Most of Monsanto’s litigation is off the basis of patent infringement. This would include crimes such as the long-implemented practice of saving seeds. Seed saving is when a farmer harvests a crop and saves the seeds or other reproductive parts of the plant to re-plant.This is a practice that farmers have used since farming was invented. In present day, this allows the farmer to lessen the financial burden of acquiring new seeds by allowing them choose to purchase new seeds or use seeds they harvested from the plants they grew. If you are purchasing Monsanto products, they want you to purchase whole new seed every year. When farmers buy seeds patented by Monsanto they are required to sign an agreement stating they won’t save and replant the seeds.

In the ever-growing monster that is the American political machine, money is the oil that sets the gears in motion. The saying “money makes the world go ‘round” is an apt description of the political process in this country. You need money to run a campaign and a whole lot of it if you want to run a successful one. Over the decades, the US government has created laws, such as the Campaign Reform Act of 2002, to regulate monetary contributions by individuals and corporations. It’s supposed to prevent corporations from “buying” politicians, but where there is a law, there is a way around it.

In 2010, the Supreme Court overturned sections of the Campaign Reform Act in Citizens United v. FEC, making it legal for corporations to use their general treasuries for political endeavors like campaigns. This lead to a rise in the popularity of Political Action Committees, also known as Super PACs. Companies like Monsanto use Super PACs to support candidates who support what they do. The Monsanto Good Government Fund uses Monsanto funds to support political issues and candidates that Monsanto believes are in line with their goals. They also have the Monsanto Citizenship Fund which uses money donated by people employed at Monsanto to support political candidates. So far in 2016 they have donated well over $500,000 to both the House of Representative and the Senate.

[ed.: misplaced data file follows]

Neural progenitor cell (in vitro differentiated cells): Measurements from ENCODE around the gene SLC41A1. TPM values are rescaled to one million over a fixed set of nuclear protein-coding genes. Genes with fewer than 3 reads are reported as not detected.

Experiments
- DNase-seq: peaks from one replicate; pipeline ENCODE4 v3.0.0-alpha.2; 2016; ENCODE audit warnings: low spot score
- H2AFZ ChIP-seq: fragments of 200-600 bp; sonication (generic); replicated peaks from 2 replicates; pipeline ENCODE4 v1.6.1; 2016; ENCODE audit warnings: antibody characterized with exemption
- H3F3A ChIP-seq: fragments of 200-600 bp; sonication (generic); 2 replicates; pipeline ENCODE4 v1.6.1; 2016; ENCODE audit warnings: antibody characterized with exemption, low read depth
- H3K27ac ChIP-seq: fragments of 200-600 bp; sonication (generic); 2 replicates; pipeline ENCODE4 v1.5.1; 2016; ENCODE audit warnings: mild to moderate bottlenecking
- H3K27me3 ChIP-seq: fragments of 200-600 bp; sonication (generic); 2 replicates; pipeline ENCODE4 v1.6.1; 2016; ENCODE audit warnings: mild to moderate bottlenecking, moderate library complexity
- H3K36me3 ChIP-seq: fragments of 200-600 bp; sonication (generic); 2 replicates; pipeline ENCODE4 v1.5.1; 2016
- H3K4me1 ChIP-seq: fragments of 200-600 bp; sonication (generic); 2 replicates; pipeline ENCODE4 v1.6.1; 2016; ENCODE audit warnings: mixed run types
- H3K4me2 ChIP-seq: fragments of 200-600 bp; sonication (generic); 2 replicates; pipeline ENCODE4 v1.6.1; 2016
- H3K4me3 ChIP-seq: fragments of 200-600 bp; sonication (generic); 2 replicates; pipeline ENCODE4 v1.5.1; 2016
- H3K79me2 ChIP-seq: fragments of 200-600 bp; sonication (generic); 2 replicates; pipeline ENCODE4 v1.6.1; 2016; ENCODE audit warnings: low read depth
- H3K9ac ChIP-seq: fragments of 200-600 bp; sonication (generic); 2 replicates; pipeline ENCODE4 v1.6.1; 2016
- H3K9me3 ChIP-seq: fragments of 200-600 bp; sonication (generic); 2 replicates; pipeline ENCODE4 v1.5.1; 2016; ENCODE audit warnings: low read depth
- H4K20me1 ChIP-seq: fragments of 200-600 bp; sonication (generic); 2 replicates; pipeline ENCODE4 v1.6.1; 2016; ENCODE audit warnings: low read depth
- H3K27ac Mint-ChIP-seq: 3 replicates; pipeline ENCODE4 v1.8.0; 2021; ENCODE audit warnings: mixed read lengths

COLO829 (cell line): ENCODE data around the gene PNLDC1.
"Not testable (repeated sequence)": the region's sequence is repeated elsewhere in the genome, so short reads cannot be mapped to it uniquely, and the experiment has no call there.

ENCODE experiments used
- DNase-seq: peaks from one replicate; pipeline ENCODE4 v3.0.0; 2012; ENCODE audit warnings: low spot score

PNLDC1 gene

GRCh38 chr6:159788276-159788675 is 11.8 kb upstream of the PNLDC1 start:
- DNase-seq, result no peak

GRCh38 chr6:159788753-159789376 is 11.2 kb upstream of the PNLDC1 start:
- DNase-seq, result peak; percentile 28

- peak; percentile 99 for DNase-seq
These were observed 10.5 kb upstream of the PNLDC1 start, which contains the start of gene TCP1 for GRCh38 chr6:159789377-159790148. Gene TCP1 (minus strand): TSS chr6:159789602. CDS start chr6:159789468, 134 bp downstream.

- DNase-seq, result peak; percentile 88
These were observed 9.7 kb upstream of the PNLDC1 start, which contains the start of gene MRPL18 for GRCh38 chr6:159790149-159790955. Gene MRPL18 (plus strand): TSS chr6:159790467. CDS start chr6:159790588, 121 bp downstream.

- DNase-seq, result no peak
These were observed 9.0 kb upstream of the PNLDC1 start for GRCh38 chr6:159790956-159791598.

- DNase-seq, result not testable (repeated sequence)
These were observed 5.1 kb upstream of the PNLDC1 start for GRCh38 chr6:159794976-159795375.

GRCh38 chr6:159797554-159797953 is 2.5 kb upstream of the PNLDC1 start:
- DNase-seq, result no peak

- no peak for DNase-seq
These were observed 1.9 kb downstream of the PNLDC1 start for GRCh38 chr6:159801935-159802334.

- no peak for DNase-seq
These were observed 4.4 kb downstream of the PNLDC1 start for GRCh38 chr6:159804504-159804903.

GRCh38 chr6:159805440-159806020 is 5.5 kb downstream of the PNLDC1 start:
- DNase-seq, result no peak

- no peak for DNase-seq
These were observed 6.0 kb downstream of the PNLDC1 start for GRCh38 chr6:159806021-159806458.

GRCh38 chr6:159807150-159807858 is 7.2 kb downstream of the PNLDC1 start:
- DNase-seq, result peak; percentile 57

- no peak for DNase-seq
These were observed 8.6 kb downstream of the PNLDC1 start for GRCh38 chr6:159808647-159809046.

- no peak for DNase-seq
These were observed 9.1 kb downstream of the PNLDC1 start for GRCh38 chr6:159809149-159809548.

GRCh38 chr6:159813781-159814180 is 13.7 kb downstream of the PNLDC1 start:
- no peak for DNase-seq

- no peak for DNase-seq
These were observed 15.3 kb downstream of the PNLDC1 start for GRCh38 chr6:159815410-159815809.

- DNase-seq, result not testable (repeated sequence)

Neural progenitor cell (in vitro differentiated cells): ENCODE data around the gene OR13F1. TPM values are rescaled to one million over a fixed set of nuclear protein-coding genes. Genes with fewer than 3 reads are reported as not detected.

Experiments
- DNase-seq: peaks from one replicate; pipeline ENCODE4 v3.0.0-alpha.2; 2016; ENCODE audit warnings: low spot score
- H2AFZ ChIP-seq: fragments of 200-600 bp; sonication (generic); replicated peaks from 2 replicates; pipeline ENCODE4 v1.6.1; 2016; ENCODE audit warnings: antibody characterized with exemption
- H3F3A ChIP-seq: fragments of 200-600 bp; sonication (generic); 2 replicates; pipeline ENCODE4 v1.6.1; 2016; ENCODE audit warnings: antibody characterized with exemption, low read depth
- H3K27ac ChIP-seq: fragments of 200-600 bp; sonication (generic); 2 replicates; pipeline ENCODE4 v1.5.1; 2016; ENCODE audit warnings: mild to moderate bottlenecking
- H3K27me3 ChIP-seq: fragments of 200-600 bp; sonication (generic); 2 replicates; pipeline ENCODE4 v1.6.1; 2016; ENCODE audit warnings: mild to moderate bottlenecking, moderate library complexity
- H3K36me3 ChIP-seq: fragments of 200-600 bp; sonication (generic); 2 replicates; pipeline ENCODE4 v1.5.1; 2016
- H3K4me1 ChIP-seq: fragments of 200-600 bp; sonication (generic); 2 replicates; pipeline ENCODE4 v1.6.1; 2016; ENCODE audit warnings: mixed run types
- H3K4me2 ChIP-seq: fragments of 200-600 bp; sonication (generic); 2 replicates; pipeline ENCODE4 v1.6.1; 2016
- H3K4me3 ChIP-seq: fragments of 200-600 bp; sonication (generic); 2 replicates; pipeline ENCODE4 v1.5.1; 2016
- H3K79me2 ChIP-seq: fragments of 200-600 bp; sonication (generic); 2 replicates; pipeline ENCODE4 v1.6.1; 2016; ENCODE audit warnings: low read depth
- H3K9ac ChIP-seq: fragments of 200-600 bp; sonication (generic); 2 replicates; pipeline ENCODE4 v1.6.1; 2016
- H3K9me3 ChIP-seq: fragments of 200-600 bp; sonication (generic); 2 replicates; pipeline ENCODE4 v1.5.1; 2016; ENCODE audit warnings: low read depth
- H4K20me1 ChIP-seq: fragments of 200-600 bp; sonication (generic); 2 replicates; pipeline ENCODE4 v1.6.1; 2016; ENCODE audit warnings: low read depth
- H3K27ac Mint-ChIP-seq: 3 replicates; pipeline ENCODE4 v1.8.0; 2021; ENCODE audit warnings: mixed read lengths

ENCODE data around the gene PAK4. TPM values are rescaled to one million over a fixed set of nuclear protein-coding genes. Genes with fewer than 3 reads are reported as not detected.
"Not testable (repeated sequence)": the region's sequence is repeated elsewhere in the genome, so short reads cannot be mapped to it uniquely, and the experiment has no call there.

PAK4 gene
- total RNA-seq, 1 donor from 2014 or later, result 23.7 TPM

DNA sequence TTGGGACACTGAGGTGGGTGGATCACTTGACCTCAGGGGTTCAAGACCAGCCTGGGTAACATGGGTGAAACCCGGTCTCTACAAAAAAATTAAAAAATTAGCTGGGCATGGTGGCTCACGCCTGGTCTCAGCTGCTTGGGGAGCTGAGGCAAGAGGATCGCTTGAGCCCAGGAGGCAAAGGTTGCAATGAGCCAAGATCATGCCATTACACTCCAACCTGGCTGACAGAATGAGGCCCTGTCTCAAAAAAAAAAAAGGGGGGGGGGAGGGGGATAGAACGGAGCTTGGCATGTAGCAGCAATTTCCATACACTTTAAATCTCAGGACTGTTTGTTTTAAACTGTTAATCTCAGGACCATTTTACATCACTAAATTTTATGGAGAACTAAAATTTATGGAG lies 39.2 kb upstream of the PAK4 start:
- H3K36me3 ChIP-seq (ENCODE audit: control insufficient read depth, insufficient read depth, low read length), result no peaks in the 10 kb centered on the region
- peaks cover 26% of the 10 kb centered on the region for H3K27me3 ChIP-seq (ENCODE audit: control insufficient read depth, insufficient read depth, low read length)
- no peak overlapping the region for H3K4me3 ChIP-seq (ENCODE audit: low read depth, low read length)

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The controversial Roundup Ready. Courtesy of Mike Mozart.

Super PACs support candidates by pooling together donations from companies, unions, and even individuals. While they aren’t allowed to directly fund candidates, they are able to support them indirectly by doing things like running ads, supporting ballot initiatives and legislation.

Hillary Clinton has been an advocate for GMOs for years. In 2014, Clinton was paid $335,000 as a speaking fee to deliver the keynote address at a Biotechnology International Organization (BIO) Convention. BIO also happens to be one of Monsanto’s main GMO lobbying groups. The Clinton Global Initiative has partnered with Monsanto in the past, most notably on Monsanto’s project on honey bee health. Recently, Clinton appointed longtime Monsanto lobbyist, Jerry Crawford, as her adviser to the Super PAC “Ready for Hillary.” Monsanto also donates generously to the Clinton Foundation. Up until December 2015 they had donated over $1 million dollars to the Clinton Foundation.

Monsanto is a corporate giant who uses their millions to fund politicians to further their own political reach and they’re using Super PACs to do it. Whether you love or hate Monsanto, voters should pay attention to where a candidate’s campaign funds come from. When deciding who to vote for this election season, and every election season, where the money comes from matters as much as where goes.

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Featured photo courtesy of Torbak Hopper.